# Boolean-valued function

Jump to navigation Jump to search

This page belongs to resource collections on Logic and Inquiry.

A boolean-valued function is a function of the type $f:X\to \mathbb {B} ,$ where $X\!$ is an arbitrary set and where $\mathbb {B}$ is a boolean domain.

In the formal sciences — mathematics, mathematical logic, statistics — and their applied disciplines, a boolean-valued function may also be referred to as a characteristic function, indicator function, predicate, or proposition. In all of these uses it is understood that the various terms refer to a mathematical object and not the corresponding sign or syntactic expression.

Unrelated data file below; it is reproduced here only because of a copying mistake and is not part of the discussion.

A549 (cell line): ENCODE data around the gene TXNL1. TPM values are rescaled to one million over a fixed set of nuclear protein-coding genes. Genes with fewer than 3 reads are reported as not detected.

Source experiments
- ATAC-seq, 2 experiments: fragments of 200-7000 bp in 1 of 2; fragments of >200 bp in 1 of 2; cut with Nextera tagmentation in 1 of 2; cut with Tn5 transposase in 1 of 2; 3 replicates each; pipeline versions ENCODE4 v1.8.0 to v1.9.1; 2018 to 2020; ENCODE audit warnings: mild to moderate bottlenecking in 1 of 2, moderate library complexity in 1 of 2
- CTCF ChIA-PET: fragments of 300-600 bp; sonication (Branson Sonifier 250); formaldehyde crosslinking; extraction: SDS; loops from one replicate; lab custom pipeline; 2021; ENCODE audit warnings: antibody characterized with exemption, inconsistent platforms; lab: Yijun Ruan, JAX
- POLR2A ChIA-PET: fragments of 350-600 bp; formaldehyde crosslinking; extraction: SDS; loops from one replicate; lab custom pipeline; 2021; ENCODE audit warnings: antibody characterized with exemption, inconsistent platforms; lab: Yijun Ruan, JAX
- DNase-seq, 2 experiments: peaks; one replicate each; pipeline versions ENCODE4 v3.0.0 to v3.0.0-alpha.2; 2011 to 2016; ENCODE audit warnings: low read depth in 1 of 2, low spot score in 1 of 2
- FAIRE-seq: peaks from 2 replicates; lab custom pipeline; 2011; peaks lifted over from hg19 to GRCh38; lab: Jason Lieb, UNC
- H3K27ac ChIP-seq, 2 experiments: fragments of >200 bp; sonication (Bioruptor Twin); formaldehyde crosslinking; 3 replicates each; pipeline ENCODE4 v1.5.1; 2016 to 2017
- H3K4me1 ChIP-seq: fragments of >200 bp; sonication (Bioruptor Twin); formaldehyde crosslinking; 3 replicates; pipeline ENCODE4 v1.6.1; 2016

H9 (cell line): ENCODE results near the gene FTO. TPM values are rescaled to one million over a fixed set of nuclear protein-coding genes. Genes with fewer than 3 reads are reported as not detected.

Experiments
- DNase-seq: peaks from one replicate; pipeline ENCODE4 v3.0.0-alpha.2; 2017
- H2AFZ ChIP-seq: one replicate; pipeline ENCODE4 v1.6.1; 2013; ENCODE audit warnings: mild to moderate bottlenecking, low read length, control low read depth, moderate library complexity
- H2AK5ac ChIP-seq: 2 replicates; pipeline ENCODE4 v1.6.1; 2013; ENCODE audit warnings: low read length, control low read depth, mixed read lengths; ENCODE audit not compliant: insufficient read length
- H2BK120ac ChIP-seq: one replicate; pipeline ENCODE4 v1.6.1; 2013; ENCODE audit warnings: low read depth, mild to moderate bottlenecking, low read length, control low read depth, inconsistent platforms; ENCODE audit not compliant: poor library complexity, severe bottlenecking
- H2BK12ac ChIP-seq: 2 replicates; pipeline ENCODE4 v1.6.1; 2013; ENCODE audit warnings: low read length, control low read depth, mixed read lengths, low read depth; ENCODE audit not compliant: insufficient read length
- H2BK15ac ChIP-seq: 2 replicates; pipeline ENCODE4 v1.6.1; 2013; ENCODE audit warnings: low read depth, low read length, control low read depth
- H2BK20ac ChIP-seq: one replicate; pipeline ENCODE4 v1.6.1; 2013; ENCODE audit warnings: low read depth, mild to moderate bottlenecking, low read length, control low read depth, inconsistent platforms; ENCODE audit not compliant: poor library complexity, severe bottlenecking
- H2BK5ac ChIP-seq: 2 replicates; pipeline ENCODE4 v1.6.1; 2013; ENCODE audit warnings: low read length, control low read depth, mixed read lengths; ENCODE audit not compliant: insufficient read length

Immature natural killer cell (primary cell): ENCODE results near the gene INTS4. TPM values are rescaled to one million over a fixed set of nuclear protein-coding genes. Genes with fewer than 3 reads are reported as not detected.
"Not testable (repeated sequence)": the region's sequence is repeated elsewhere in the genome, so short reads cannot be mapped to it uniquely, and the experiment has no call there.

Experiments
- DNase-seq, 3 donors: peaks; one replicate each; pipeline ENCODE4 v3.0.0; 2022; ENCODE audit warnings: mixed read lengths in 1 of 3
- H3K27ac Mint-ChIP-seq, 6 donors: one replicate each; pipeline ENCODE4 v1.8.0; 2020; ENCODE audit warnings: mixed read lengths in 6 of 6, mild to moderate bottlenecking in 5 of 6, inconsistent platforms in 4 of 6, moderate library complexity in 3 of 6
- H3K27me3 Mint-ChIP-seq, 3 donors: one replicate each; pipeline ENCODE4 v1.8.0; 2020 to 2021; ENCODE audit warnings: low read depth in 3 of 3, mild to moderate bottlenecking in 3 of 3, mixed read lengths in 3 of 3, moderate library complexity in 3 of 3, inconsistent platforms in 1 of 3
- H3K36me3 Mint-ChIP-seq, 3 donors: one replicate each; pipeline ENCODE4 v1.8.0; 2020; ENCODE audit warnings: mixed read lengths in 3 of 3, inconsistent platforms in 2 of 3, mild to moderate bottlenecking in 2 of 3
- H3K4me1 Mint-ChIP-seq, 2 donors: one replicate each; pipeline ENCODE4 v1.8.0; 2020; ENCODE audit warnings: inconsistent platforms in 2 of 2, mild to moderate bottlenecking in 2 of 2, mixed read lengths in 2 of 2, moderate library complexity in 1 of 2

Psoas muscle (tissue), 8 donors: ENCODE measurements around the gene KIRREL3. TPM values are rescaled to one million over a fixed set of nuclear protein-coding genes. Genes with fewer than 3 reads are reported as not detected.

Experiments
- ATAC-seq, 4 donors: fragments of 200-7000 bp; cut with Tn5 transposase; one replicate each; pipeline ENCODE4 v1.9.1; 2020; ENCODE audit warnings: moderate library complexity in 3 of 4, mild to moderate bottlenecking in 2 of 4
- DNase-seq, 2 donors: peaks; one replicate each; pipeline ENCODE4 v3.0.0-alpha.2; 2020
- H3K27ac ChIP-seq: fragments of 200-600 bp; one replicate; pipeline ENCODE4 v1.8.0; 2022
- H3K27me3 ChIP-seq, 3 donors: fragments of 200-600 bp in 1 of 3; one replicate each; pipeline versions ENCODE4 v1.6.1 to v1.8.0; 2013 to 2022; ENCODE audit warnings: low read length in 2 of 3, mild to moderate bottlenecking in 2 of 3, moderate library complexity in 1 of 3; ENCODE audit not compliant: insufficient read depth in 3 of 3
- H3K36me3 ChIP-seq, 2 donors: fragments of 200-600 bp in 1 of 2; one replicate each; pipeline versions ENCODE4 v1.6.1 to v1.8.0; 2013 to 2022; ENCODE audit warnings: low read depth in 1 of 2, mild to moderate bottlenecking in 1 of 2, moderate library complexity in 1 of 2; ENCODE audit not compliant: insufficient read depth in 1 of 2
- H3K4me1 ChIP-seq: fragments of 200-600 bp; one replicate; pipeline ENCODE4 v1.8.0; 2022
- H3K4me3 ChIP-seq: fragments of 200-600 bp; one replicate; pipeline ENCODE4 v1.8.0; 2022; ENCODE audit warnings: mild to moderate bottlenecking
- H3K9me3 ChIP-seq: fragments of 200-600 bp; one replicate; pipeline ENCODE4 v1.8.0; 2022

In formal semantic theories of truth, a truth predicate is a predicate on the sentences of a formal language, interpreted for logic, that formalizes the intuitive concept that is normally expressed by saying that a sentence is true. A truth predicate may have additional domains beyond the formal language domain, if that is what is required to determine a final truth value.

## Examples

A binary sequence is a boolean-valued function $f:\mathbb {N} ^{+}\to \mathbb {B}$ , where $\mathbb {N} ^{+}=\{1,2,3,\ldots \},$ . In other words, $f\!$ is an infinite sequence of 0's and 1's.

A binary sequence of length $k\!$ is a boolean-valued function $f:[k]\to \mathbb {B}$ , where $[k]=\{1,2,\ldots k\}.$